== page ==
I CARE A LOT (2020) Early last February


 As part of its investigative documentary series entitled The New York Times Presents , The New York Times released Framing Britney Spears (Samantha Stark, 2021). The 74-minute documentary not only talks about how the popularity of Britney Spears has had a huge impact on the culture of life in the entertainment and media industry in the United States (read: the world) but also explores the issue of guardianship that has been applied to Spears' life since 2008 which is alleged to have been abused by his father, Jamie Spears, and the people around Spears who then sparked the #FreeBritney movement from his fans. Framing Britney SpearsThe success generated reactions from many quarters who again questioned society's general treatment of a woman and, in particular, the guardianship law which was originally created to protect adults who were deemed "incapable" to look after themselves but was later turned into a business to generate profits for themselves. number of people involved in the application of the guardianship system.

The latest film directed by J Blakeson ( The 5 th Wave , 2016), I Care a Lot , does not have a story connection with Framing Britney Spears or the figure of Spears directly. However, through a story script written by Blakeson himself, I Care a Lot can actually provide a direct view of how the trusteeship “industry” works and exploits the weak who should receive protection. The main character in the film's storytelling timeline, Marla Grayson ( Rosamund Pike), is a trustee firm leader who is appointed by a judge to be the guardian for elderly people who live alone and are judged to no longer have the ability to manage their personal lives or financial assets. A noble task but, in practice, later abused by Marla Grayson for personal gain. With legal access granted to her, Marla Grayson often sells her patient's property with the excuse of covering all the costs she needs to treat the patient.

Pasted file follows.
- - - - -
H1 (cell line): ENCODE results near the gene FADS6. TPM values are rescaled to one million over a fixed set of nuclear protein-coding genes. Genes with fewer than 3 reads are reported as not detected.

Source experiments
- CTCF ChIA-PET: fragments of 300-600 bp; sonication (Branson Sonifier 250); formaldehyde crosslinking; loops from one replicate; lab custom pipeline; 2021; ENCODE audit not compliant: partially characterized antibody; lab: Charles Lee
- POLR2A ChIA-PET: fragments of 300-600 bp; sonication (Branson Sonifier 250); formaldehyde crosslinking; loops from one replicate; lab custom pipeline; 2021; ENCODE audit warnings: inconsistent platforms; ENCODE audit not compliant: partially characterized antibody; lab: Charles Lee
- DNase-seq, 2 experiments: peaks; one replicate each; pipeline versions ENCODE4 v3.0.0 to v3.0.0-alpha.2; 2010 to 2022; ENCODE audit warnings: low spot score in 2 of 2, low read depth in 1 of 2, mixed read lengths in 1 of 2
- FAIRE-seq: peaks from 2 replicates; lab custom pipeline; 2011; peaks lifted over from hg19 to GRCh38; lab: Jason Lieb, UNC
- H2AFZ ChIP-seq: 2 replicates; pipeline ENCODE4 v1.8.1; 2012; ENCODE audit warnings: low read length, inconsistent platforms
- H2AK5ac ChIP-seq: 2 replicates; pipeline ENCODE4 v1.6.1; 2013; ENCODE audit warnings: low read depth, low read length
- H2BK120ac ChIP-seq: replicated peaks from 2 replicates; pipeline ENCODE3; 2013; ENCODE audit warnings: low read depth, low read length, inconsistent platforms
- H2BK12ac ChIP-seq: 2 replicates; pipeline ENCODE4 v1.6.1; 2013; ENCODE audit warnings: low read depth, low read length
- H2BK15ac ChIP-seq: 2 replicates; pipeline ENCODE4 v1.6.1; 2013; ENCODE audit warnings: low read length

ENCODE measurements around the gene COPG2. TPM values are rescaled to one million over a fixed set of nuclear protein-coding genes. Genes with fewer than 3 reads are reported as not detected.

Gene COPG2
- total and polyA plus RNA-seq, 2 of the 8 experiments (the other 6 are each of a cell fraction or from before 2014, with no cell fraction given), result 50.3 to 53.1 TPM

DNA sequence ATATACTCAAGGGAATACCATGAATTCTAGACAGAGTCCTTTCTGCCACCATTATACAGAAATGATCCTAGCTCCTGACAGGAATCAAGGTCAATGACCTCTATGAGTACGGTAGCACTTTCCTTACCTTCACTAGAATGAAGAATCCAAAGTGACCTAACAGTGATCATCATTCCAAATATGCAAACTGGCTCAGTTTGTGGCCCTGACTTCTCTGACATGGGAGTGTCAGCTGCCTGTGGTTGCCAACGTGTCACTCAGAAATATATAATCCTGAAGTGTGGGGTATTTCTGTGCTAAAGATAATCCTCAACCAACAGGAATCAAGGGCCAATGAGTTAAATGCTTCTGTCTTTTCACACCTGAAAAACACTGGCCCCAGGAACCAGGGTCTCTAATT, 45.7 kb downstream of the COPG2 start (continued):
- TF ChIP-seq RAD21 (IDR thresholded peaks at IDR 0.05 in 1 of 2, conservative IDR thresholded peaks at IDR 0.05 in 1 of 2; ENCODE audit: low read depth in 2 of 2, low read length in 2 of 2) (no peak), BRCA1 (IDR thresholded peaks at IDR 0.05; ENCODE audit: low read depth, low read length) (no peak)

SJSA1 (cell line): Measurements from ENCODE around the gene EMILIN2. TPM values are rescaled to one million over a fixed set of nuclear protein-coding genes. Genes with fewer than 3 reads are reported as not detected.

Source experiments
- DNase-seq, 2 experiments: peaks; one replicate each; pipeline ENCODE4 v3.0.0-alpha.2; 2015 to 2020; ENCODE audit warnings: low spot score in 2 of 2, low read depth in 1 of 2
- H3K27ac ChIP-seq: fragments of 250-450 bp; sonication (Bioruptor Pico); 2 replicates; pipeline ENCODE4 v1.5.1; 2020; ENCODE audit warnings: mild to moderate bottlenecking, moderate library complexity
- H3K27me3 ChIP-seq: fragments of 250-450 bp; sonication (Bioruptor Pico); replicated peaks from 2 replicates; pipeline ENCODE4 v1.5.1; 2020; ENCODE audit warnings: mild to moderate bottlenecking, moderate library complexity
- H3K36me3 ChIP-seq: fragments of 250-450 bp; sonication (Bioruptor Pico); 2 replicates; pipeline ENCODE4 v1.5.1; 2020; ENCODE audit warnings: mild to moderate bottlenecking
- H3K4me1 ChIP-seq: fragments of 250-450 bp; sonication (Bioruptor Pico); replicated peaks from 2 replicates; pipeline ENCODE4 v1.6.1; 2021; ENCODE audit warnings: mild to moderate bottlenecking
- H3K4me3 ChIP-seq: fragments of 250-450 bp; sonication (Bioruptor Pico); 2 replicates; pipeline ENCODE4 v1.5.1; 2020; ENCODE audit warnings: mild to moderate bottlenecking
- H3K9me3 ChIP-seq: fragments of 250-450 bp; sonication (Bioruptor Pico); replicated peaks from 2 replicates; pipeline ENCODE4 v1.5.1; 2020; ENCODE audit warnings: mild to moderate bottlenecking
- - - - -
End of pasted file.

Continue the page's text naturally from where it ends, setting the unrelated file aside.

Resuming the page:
Of course, Marla Grayson doesn't work alone. Together with his girlfriend, Fran ( Eiza González ), the business run by Marla Grayson gets support from Dr. Karen Amos ( Alicia Witt ) who often makes false diagnoses of a patient's physical and mental health condition and Sam Rice ( Damian Young ) who benefits from each patient Marla Grayson admits to the nursing home she manages. The trust business managed by Marla Grayson went smoothly until she finally met Jennifer Peterson ( Dianne Wiest). Like most of the patients she treats, Jennifer Peterson is an old woman who lives alone with a fortune who gets a false diagnosis from Dr. Karen Amos so that Marla Grayson can manage the treasure. Unexpectedly, Jennifer Peterson has a background in life that is not as "smooth" as the other patients that Marla Grayson usually treats. A dark background that slowly begins to give nightmares to Marla Grayson's life.

I Care a Lotspeak effectively in opening up legal ulcers on guardianship as well as on the healthcare industry running in the United States. Although it was never made the main focus and got a really deep dig, Blakeson's script at least managed to present an interesting scope of knowledge about the nature of capitalism which will try to take advantage of the weak people who should be given assistance and protection. Blakeson never even feels like trying to make the storytelling elements appear with allusions. The character of Marla Grayson is presented coldly for all her obsession to take advantage of the weak points embedded in the legal system.I Care a Lot.

At the same time, the strong character of Marla Grayson often overshadows the plot of the film, which is actually composed of a fairly simple line of conflicts. The polemic formed between Marla Grayson's character and Jennifer Peterson's character – which will later involve the presence of the character played by Peter Dinklage– presented without strong deepening and more coherent development. The characters who are around Marla Grayson's character also don't get a really binding portion of the story. Of course, it's quite interesting to see these characters engage in strategy battles to try to bring each other down. However, in the absence of stronger characterization pieces, the plot feels monotonous and leaves a not so deep impression. Even so, it must be admitted, the packaging of Blakeson's story gets a slick support from the slick appearance of the filler in the acting department. A strong point that became the main impetus for I Care a Lot to be able to appear fun.

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The cold, tough, and (quite) scary appearance that Pike gives to Marla Grayson's character will clearly result in comparisons with Amy Elliott Dunne's character who she appeared in the film Gone Girl (David Fincher, 2014). Honestly, I Care a Lot might come in a more challenging presentation level if Blakeson chooses another actress with a balanced capability to bring Marla Grayson's character to life. Pike is indeed able to animate his character almost flawlessly. However, the shadow of the iconic character Amy Elliott Dunne on the character of Marla Grayson will more or less comment that Pike is repeating the same character in the appearance he gives. Apart from that, I Care a Lotmanaged to be a pretty slick presentation in the narrative of each conflict. Nothing special but definitely not a bad presentation to follow.

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